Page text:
States Can Do More to Improve Medicaid and CHIP Pregnancy and Postpartum Coverage, Advance Maternal and Child Health Equity

Each year, Medicaid pays for nearly half of all births in the United States, including a greater share of births in rural areas, among young women, and women of color. Medicaid and CHIP also cover close to half of the nation’s children under age 3, making it the largest source of coverage for infants and toddlers.

As the attention of policymakers shifts to this important period of prenatal, infant, and early childhood development, we’re glad to publish this brief on Medicaid and CHIP coverage for pregnant women in an effort to explain what options states have available to them right now to cover pregnant women and highlight opportunities where state and federal policy can improve outcomes for mothers and babies.

Designed for child advocates and others familiar with Medicaid policy generally, we hope this primer will be useful when thinking about pregnancy coverage policies alone and in combination with other eligibility groups, particularly children. In a future paper, we plan to look forward and envision what future Medicaid and CHIP pregnancy coverage policies could do to fully maximize Medicaid’s potential to support the healthy development of children and parents together.

The primer walks through the current coverage pathways and levers available to states to get more pregnant women and new mothers covered. For example, most states have opted to increase Medicaid and CHIP eligibility levels beyond the minimum income level of 138% FPL, though there are two states—Idaho and South Dakota—that have not. Many states also provide full Medicaid and CHIP benefit packages to women covered for pregnancy, but again, there are exceptions.


Though states are facing tremendous budget challenges in the face of the COVID-19 pandemic, we know that state and federal policymakers and advocates are continuing to work to take advantage of options already available to expand pregnancy coverage eligibility, while at the same time looking toward future options to cover postpartum women for 6 or 12 months after the end of their pregnancy. Importantly, these coverage extensions are most effective when paired with Medicaid expansion for all low-income adults, which provides consistent coverage before, during and after pregnancy.

The need for greater focus on Medicaid and CHIP pregnancy and postpartum coverage is critical. More than 700 women die every year from pregnancy related causes, and nationally, Black and American Indian/Alaska Native women are two to three times more likely to die of a pregnancy related cause than White women. In some states the disparity makes it so that Black women are up to six times more likely to die of pregnancy-related causes than White women. Women living in rural areas also experience maternal mortality and morbidity at higher rates than women in urban areas, are more likely to give birth without coverage, and have to travel long distances to reach a maternity care provider.

Looking at Figure 2 in our primer, you can see that the gaps in Medicaid and CHIP coverage for postpartum women are wide and need focused attention. About 24 percent of the pregnancy-related deaths occur between 43 and 365 days after the end of the pregnancy, which is well after Medicaid and CHIP pregnancy coverage ends.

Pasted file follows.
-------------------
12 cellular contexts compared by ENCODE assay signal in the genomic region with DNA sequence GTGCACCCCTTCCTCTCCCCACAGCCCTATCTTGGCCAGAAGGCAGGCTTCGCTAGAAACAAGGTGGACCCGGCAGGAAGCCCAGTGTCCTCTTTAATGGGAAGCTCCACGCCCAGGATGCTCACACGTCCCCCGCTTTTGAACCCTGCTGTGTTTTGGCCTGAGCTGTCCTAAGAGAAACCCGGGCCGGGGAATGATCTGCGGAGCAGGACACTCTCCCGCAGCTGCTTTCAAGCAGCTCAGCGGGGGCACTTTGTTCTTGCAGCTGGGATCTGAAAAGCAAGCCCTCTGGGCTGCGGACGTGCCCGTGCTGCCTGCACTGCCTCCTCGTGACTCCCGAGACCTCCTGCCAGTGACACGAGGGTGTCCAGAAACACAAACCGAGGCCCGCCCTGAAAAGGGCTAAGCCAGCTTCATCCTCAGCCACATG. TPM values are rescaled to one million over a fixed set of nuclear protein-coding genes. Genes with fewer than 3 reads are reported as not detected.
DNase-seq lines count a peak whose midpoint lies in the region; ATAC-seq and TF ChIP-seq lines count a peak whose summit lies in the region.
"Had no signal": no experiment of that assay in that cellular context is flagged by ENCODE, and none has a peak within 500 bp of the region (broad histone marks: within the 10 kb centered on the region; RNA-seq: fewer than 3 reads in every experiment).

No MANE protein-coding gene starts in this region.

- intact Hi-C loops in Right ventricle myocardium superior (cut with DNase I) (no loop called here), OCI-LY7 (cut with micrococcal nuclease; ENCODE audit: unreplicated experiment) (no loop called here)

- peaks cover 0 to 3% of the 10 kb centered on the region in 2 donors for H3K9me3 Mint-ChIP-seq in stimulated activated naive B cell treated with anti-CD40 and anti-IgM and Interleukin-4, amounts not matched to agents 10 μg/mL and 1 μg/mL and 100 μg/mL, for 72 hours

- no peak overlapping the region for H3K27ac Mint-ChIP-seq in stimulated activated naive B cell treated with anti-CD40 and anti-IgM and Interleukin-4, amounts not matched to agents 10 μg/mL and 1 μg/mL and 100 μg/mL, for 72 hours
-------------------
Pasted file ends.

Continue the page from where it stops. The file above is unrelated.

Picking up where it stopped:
We know from other research that as many as one in three women lose coverage for at least some time between the month before conception and six month postpartum. This is especially alarming given the postpartum physical and mental health challenges that new mothers face, such as weakened heart muscles and postpartum depression, which, according to new research from the National Institutes of Health, can persist for up to three years after the birth of a child.

For many years, national and state advocates, including the National Birth Equity Collaborative, Black Mammas Matter Alliance, American College of Obstetrics and Gynecology, March of Dimes, and other maternal health groups have been calling for improvements in Medicaid pregnancy coverage that advance maternal health equity, expand access, and produce better data to understand the causes and prevention of maternal deaths.

Policymakers at the state and federal level are poised for action. In addition to many state efforts, there are currently several bills moving through Congress to address these disparities, including the “Momnibus”, which is a compilation of bills to promote innovative maternity care payment models, diversify the perinatal workforce, improve data collection and quality measures, invest in community-based organizations, and support maternal mental health and women’s social needs. A separate bill recently passed by the U.S. House would give states an option to extend postpartum coverage to cover women for one year after the end of the pregnancy.

We hope that by laying out the federal minimums and state options in Medicaid and CHIP as they are today, and envision more inclusive coverage policies for the future, we can add to the conversation about how to improve Medicaid and CHIP coverage for pregnant women so that all families have the supports they need to thrive.

[Information on Congressional legislation was collected by Johnson Consulting Group.]

[To check eligibility levels for pregnant women in your states, visit CCF’s interactive state data hub.]


Maggie Clark is a Program Director at the Georgetown University McCourt School of Public Policy’s Center for Children and Families.